WHEN BBC television director Andrew Hartley contacted local woman Jan Long about featuring in a short programme, she showed no hesitation in accepting the invitation, for the simple reason that the subject was Gertrude Bell.

An authority on the life of Gertrude Margaret Lowthian Bell, Jan gives lectures and presentations about this extraordinary woman, having researched the subject for many years, meeting members of the Bell family and treading in Gertrude’s footsteps. Jan created a photographic exhibition about the life of Gertrude Bell which was exhibited widely and shown in the House of Commons, opened by the then speaker, Betty Boothroyd.

Jan remarked: “Professor Helen Berry and I were at Mount Grace Manor and Priory, on the Cleveland/Yorkshire border and the idea was to walk slowly across the lawn with the Priory as the backdrop, deep in conversation about Gertrude Bell, while the cameramen were filming. It was difficult to appear relaxed when the icy wind numbed face and jawbone, but we managed not to show chattering teeth in the bitter cold. It was hugely enjoyable and I was glad to have the opportunity of promoting the unsung heroine of Iraq.”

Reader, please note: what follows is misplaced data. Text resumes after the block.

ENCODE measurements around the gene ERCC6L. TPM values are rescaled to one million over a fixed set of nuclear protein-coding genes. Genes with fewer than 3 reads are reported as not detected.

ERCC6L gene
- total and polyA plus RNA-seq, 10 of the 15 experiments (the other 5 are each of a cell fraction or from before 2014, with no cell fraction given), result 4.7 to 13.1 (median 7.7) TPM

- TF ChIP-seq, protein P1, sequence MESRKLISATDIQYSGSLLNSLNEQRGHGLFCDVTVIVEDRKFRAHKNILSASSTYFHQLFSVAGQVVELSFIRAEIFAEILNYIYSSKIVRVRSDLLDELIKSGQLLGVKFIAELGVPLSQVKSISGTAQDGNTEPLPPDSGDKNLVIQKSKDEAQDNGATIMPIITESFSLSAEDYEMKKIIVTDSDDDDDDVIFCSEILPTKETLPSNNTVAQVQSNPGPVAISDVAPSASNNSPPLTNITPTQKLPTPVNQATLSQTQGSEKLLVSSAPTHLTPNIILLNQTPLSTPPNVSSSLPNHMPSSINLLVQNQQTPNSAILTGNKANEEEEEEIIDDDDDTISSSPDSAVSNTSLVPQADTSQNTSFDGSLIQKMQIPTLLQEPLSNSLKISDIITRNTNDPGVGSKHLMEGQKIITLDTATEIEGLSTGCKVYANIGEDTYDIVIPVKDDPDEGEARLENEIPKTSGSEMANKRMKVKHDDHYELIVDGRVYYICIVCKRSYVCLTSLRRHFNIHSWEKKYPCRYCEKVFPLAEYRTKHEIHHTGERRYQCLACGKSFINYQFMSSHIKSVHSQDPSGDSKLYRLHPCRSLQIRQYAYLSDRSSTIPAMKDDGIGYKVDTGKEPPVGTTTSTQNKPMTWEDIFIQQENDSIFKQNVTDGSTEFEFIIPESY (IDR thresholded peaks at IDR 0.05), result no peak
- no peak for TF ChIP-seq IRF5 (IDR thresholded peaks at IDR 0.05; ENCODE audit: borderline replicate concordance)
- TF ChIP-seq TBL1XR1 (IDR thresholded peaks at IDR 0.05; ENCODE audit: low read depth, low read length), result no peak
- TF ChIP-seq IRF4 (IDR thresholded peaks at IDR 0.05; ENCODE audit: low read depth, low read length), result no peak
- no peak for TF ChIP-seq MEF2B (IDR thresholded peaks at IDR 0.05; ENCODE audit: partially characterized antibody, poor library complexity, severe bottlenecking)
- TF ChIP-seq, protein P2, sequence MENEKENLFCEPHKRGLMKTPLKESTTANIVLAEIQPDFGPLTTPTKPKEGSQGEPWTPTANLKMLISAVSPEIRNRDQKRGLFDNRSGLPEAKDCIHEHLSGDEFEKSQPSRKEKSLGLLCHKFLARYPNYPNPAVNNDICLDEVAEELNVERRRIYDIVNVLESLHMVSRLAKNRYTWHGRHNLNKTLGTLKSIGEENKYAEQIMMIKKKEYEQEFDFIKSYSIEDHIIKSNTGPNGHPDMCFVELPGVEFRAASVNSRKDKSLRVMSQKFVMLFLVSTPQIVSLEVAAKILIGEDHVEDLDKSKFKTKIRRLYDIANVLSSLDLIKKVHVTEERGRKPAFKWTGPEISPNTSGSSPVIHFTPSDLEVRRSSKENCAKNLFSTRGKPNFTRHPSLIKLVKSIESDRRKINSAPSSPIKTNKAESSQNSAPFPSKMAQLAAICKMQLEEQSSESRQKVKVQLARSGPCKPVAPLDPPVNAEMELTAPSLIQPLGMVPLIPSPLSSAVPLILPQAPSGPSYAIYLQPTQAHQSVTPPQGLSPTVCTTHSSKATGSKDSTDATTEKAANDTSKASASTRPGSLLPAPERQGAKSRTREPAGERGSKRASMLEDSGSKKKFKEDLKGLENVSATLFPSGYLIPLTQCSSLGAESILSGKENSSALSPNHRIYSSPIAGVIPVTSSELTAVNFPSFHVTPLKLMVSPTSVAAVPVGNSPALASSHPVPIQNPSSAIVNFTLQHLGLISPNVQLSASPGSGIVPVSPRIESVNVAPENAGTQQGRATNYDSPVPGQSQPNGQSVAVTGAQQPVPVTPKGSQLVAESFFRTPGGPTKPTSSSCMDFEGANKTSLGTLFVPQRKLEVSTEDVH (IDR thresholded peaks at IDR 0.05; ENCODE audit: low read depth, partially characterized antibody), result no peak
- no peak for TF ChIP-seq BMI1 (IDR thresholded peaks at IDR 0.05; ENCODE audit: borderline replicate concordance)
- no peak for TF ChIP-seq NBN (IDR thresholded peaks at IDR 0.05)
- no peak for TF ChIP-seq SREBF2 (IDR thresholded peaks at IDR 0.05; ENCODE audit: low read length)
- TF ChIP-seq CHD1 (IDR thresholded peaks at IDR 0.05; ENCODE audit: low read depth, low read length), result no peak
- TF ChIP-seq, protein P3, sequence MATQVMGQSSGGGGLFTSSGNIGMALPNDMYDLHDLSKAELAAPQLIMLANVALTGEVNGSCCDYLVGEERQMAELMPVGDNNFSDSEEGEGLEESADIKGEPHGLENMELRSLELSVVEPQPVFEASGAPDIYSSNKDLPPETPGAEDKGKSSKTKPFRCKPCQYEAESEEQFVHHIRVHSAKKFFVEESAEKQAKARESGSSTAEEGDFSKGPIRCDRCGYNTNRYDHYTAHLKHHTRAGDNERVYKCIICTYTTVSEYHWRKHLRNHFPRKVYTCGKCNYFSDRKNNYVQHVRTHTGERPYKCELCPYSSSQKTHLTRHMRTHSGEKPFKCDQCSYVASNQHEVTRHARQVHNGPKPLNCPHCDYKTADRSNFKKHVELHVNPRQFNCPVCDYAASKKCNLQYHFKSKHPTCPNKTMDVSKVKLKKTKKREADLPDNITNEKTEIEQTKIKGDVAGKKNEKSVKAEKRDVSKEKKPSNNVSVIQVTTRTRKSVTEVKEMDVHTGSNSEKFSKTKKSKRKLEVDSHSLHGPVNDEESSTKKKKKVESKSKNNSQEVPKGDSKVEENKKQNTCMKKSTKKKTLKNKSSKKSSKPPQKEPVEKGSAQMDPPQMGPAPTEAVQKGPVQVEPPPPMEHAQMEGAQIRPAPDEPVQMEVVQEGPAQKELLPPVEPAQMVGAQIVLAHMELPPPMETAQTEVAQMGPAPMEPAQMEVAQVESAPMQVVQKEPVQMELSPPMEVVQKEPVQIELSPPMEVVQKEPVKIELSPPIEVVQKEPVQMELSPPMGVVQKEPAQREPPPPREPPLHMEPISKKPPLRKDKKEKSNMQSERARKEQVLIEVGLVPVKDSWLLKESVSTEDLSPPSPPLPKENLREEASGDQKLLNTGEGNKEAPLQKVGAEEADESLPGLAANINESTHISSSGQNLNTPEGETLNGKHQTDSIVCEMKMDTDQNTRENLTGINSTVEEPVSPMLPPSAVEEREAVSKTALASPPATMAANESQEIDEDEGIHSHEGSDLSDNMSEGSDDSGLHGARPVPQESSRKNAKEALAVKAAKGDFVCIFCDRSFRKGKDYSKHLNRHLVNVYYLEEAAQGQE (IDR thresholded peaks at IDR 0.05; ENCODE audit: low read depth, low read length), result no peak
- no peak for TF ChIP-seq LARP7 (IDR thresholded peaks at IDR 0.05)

Gertrude Bell was an extraordinary woman, born into a family of great wealth, but Victorian constraints, she travelled alone through Arabia and the near east, befriended tribes, spoke eight languages fluently, was a gifted archaeologist, photographer and cartographer who was instrumental in helping to map the boundaries of modern day Iraq. As Oriental secretary in Iraq, she provided vital information for British intelligence. During the 1921 Cairo conference, she was the only woman amongst those attending who held a key position negotiating terms for the Anglo/French agreements. Gertrude Bell influenced the bringing about of the coronation of the Emir Faisal as the King of Iraq. She worked with TE Lawrence (of Arabia) and Winston Churchill. This amazing woman became a legend in her own lifetime and it seems that the light that burned so brightly faded after her mysterious death in 1926, two days before her 58th birthday. Jan said, “When Gertrude died she was given a state funeral. King George said ‘The nation shall mourn her passing’ and her obituary was written up in the Times and other newspapers, yet it seems that the sands of time have covered her name and brilliance. But we hope that 2015 will be Gertrude’s year. The feature in which I was interviewed will be out on BBC One on January 12. Then the Werner Hertzog film about Gertrude Bell, starring Nicole Kidman, will be released in February or March, and a full-length documentary film called Letters from Baghdad will be shown in the autumn. There are also two books awaiting publication. All of which will serve to ensure that Gertrude Bell comes to prominence and will be remembered for her service to the people of Britain and Iraq.”